More and more UEFI based hardware is being used in organizations and these UEFI based systems are being imaged via UEFI network boot via Configuration Manager 2012 R2.
Up until the introduction of UEFI hardware, most organizations use 32 bit (x86) boot images to deploy both 32bit and 64 bit operating systems.
UEFI hardware however requires a that the boot image must match the architecture of the device it’s booting on otherwise it will fail to boot.
So for example, you must use a 64 bit boot wim if the UEFI hardware itself is 64 bit, similarly you must use a 32 bit boot wim if the UEFI hardware is 32 bit. In most cases I’ve dealt with however, the UEFI hardware (for example Surface Pro 3) is already 64bit therefore it would require a 64 bit boot wim.
If you UEFI network boot 64 bit UEFI hardware in an environment that responds with a 32bit boot image, you’ll see the following error
“File: \Windows\System32\boot\winload.efi Status: 0xc0000359”
as shown in the screenshot below
There are a few solutions to this problem, but basically all involve the same thing, make sure that the task sequence deployment that ‘answers’ your UEFI hardware, uses a boot image (wim) that matches the architecture of your UEFI hardware, and in most cases that is a 64 bit boot image as shown below:
The LIFO rule
The task sequence deployment that answers the network boot request will be from the last task sequence deployed to the collection that your computer you are booting is a member of.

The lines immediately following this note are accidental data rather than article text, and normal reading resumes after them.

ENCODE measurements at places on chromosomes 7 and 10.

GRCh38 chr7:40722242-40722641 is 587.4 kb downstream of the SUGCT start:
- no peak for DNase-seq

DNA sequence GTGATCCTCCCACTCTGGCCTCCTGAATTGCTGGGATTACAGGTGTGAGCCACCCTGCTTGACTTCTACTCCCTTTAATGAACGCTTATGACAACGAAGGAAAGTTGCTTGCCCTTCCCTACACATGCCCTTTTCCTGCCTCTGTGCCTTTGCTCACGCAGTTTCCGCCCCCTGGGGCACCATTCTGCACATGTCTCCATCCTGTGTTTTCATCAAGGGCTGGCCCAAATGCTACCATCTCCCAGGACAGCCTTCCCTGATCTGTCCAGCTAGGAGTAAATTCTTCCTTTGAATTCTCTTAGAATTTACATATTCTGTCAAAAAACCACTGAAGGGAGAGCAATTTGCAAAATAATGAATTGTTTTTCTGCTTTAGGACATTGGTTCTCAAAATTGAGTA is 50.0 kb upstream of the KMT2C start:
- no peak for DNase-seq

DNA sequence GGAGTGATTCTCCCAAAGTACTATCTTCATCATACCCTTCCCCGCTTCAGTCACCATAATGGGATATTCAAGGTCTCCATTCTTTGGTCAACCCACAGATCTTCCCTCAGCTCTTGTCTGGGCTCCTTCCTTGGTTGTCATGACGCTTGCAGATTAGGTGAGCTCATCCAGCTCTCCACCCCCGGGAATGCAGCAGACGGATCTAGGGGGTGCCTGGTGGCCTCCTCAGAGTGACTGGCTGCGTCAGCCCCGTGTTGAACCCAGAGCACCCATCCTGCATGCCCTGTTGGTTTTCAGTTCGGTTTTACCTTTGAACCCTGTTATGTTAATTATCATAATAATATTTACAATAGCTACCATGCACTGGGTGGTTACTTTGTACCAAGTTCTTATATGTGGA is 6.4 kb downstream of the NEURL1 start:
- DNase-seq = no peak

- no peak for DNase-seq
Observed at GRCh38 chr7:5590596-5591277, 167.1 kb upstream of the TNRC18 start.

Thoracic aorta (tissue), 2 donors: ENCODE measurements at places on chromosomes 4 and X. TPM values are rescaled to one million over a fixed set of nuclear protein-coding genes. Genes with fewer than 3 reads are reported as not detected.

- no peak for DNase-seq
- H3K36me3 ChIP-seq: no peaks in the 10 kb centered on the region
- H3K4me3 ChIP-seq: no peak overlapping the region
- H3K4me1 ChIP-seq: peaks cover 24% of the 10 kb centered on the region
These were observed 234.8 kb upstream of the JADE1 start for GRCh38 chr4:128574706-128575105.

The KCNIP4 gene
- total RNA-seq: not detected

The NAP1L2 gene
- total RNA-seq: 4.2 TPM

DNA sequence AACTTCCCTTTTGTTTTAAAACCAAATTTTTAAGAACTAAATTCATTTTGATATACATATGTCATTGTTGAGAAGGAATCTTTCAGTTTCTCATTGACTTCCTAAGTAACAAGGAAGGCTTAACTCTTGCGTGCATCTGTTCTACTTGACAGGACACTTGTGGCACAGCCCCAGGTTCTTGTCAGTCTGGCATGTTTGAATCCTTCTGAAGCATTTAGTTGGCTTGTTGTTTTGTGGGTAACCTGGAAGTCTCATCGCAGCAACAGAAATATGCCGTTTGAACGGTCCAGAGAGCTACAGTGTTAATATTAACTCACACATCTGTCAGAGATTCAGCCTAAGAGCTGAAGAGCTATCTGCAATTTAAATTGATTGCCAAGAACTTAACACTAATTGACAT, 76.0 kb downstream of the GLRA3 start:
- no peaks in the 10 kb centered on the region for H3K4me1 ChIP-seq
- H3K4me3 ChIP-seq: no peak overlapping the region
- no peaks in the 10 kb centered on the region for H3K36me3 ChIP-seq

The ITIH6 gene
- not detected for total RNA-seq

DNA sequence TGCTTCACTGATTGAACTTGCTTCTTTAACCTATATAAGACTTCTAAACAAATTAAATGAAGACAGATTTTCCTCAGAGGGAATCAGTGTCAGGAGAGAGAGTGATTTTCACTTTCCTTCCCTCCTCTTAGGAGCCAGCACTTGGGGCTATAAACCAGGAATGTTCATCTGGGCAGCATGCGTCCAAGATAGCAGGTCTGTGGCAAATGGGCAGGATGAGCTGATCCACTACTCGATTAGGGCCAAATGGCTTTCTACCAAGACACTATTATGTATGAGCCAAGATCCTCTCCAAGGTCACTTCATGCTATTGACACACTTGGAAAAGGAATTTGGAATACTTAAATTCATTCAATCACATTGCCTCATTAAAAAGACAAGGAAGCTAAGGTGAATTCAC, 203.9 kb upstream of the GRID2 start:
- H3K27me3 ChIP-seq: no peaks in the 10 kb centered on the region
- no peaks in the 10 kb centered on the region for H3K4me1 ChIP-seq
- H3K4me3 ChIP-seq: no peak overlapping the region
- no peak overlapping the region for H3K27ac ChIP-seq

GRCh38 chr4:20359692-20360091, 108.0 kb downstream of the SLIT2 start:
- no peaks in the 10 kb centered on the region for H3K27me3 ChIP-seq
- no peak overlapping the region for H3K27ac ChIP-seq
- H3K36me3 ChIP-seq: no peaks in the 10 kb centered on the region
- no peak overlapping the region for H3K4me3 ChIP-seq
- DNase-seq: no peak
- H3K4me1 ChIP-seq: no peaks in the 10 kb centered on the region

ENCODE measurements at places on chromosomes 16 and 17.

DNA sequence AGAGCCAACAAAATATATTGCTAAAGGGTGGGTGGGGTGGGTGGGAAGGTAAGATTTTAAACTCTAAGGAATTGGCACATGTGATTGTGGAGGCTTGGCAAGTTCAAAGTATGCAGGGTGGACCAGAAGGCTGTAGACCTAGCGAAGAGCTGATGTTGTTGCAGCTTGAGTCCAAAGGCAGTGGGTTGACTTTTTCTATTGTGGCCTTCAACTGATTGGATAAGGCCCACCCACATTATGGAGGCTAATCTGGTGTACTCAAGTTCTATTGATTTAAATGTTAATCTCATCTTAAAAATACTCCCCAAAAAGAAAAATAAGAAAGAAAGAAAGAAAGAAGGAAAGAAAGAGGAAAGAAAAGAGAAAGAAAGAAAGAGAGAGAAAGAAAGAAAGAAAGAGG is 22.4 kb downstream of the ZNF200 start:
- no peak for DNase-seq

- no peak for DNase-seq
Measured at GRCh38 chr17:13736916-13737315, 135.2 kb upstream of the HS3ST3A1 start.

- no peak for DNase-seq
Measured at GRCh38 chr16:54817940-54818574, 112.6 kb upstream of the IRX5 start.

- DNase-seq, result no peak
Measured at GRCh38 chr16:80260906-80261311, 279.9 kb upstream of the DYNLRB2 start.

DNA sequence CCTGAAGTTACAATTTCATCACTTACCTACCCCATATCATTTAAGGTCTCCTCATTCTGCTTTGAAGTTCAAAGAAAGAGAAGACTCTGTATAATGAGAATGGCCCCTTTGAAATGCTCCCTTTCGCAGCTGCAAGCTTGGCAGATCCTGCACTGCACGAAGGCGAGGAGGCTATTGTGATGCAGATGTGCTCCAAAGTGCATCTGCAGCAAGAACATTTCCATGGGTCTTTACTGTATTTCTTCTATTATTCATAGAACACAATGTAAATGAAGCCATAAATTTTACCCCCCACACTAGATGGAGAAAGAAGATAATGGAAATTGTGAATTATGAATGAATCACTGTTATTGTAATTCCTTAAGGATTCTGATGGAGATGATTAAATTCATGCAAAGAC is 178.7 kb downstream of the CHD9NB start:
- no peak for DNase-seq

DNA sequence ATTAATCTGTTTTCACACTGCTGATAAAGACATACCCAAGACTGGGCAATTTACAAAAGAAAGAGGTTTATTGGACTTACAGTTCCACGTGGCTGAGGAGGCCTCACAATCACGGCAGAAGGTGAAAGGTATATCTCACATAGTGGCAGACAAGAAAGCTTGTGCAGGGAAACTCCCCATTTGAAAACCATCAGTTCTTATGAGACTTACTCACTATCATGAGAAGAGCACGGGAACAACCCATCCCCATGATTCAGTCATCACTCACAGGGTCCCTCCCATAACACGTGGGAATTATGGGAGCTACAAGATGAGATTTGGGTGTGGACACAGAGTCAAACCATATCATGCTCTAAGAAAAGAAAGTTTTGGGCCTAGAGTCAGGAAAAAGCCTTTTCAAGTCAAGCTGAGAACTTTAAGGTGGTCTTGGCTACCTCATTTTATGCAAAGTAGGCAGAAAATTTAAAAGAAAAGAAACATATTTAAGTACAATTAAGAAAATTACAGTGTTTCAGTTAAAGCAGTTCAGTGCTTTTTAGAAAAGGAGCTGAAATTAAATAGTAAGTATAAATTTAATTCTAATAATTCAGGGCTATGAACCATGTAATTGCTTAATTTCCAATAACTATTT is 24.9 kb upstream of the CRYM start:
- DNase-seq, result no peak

I call this the LIFO rule, as in Last In First Out.
You can either add the computer in question (computer+mac address) to a collection that has a task sequence deployed to it with a 64bit boot image or re-deploy a task sequence with a 64 bit boot image to the collection that this computer is a member of, or change the current task sequence to use a 64 bit boot wim instead of a x86 bit boot wim.
If you cannot make a change to any of the UEFI Network deployments then another idea is to use Standalone or boot media containing the 64bit boot image.
Be aware that changing the architecture of your boot wim may cause some executables to fail to run in Windows PE as the ‘subsystem’ in WinPE will have changed architecture from 32bit to 64bit. This also means that you can only install a 64 bit operating system using this boot image.
“To install Windows to an EFI-based computer, you must enable EFI mode in the computer’s firmware and boot with 64-bit pre-installation media. ” – source, Technet.
Once you’ve made the changes above, UEFI network boot a client computer again, and you should see it’s using the boot.wim file (package ID) that you attached to the task sequence, in this case it’s using a 64bit boot wim (P0100002.wim)
The end result, is a working UEFI network boot !
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